Launched in 2010, the Emerging Gabon Strategic Plan (Plan Stratégique Gabon Emergent, PSGE) aims to reduce Gabon’s reliance on oil production by 2025 through the development of three sectoral-focused pillars: Green Gabon, which targets timber, agriculture and ecotourism; Industrial Gabon, which emphasises value addition through local processing of raw materials; and Gabon Services, which seeks to develop human capital. The industrial plans of the PSGE showed early promise given the country’s wealth of natural resources, but the sustained drop in oil prices since mid-2014 has highlighted a need for urgency. Over the five years prior to the slide in oil prices, the petroleum sector accounted for 30.1% of GDP, as per Bank of Central African States’ figures.
However, despite these challenges – which contributed to economic growth slowing one percentage point to around 4% in 2015, according to IMF figures – Gabon’s industrial plans and investment potential are promising. The country can export processed goods tariff free to the 44m-person market within CEMAC, and investors are increasingly able to access incentives for projects in certain sectors, with the country ranked first in the region for ease of doing business.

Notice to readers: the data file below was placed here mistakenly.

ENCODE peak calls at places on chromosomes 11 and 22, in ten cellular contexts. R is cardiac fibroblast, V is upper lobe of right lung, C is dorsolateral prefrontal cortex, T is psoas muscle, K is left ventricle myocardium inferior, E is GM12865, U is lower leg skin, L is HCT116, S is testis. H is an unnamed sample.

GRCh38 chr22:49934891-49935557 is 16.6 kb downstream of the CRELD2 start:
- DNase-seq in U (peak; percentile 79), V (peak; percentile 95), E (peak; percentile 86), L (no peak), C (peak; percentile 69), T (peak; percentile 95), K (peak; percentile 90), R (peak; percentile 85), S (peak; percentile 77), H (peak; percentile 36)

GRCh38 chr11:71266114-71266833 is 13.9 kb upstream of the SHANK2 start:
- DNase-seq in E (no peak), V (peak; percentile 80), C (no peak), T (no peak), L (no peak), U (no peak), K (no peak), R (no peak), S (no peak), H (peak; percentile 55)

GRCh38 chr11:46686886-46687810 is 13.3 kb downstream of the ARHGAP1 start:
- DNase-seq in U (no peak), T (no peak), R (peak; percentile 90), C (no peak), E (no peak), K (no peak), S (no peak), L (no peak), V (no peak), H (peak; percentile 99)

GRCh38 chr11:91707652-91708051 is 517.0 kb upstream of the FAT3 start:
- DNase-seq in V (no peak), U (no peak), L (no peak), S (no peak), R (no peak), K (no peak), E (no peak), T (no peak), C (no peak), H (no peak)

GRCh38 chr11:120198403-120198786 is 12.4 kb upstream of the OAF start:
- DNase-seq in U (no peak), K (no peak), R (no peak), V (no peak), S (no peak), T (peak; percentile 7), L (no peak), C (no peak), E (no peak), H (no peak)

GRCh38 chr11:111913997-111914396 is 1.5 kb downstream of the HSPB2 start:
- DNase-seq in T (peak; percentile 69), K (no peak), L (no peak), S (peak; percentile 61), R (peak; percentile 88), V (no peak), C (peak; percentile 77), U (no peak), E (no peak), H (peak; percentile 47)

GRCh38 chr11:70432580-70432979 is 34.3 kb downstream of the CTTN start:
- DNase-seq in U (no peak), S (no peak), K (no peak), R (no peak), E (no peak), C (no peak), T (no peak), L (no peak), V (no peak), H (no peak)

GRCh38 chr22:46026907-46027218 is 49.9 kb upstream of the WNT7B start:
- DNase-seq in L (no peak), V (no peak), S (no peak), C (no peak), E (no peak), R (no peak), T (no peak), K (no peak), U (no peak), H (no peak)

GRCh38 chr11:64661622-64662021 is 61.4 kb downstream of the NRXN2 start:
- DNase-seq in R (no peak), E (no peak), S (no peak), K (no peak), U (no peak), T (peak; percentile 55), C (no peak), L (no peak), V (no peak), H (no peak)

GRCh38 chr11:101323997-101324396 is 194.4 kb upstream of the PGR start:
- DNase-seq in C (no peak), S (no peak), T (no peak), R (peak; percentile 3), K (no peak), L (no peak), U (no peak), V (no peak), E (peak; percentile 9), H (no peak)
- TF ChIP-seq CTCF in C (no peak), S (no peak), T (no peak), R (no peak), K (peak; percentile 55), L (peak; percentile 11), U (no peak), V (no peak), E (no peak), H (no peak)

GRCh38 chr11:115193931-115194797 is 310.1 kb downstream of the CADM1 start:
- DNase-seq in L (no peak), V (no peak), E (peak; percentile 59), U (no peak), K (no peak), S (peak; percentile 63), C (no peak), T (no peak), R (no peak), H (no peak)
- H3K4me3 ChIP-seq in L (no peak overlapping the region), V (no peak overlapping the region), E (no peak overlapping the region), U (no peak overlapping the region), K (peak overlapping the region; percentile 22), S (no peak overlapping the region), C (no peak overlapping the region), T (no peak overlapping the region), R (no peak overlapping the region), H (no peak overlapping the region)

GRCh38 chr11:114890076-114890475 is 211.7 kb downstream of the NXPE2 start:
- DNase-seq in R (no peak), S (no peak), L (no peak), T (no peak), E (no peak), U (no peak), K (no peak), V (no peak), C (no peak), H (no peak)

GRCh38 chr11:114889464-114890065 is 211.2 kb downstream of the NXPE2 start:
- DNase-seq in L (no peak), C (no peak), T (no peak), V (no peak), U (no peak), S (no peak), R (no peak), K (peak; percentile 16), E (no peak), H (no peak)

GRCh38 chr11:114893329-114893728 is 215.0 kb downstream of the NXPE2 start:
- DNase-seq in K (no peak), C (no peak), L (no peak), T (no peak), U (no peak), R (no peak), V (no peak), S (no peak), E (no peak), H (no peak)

Growth in the secondary sector has largely been driven by wood processing and agro-industrial crops such as palm oil and rubber, though heavier industries such as fertiliser manufacturing and metallurgy are moving in. In addition, three special economic zones (SEZs) are in various stages of development to help spur further industrial activity.
As with many emerging markets around the world, Gabon has set up a framework for SEZs to spur development in targeted areas and select sectors, and these are governed by Law 010/2011. The SEZs benefit from a number of incentives, including turnkey infrastructure, a single-window for administrative procedures, dedicated transport and storage facilities, and fiscal benefits (see analysis). The country’s first SEZ in Nkok, around 30 km east of Libreville, was initially established in 2010 and is already home to a number of producing tenants. The groundwork for a second SEZ has been started on Mandji Island.
Although firms from a number of sectors are eligible for the SEZs, each zone has an anchor sector, with Nkok focused on timber processing and Mandji Island on petrochemicals. Nkok, which is 40.5% owned by Singaporean conglomerate Olam International, 21% by Africa Finance Corporation and 38.5% by the government, has become far more diversified in recent months, with a range of tenants outside of the timber industry. However, Mandji Island will likely remain focused on petrochemicals, because of the anchor investments in an oil refinery and fertiliser production facilities, which together take up more than 30% of the land for sale. As with Nkok SEZ, Mandji Island is also 40.5% owned by Olam, 38.5% by the government and 21% by Africa Finance Corporation.